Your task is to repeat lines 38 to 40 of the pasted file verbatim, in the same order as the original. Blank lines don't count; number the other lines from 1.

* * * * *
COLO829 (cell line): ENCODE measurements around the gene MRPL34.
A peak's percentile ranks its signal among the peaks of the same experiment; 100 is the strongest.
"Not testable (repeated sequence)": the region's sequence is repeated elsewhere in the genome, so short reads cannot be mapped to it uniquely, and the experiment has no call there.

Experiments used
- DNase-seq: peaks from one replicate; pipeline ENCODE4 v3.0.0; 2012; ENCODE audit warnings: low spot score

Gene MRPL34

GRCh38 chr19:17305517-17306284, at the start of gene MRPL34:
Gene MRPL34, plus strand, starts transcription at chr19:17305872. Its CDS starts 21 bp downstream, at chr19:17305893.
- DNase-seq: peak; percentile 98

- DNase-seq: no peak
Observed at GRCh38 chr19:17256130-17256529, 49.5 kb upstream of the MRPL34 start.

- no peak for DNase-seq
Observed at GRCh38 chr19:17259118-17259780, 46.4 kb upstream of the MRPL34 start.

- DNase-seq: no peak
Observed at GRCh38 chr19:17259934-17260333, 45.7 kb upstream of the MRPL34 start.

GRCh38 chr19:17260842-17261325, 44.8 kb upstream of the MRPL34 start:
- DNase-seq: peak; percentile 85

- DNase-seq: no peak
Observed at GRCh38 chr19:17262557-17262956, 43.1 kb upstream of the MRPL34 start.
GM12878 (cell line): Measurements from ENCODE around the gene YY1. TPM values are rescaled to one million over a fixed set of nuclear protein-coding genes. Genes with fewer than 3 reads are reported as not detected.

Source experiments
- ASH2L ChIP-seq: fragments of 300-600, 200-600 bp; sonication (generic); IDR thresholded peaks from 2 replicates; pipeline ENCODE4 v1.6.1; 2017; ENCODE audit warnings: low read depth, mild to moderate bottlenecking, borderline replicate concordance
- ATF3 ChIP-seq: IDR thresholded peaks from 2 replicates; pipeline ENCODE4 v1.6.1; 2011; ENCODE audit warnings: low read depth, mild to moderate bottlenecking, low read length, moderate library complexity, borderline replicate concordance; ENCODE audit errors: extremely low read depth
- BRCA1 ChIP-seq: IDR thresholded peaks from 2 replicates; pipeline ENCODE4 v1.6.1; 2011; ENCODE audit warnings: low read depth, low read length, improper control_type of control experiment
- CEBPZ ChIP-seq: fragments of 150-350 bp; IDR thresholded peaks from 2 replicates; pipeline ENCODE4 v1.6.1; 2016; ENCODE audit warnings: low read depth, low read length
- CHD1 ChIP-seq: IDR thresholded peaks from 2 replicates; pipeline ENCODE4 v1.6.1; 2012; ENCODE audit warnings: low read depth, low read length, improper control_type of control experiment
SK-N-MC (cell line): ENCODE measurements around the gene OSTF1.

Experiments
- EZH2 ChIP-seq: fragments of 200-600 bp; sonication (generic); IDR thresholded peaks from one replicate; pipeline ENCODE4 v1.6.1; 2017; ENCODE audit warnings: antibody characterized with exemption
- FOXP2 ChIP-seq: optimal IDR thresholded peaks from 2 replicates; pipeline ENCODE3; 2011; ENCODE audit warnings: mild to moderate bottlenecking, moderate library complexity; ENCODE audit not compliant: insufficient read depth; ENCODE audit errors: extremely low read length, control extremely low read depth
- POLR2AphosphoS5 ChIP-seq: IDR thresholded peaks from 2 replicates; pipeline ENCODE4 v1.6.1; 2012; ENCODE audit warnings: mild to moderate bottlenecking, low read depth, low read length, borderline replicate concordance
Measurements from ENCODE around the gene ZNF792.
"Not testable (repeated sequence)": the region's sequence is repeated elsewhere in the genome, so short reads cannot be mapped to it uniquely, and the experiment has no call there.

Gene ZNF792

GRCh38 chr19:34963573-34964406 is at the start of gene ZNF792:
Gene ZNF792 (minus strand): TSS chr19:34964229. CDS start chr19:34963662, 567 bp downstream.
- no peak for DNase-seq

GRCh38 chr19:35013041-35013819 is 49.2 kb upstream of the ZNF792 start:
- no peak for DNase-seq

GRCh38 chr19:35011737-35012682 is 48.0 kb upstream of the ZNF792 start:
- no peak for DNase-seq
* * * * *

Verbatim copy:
GRCh38 chr19:35013041-35013819 is 49.2 kb upstream of the ZNF792 start:
- no peak for DNase-seq

GRCh38 chr19:35011737-35012682 is 48.0 kb upstream of the ZNF792 start: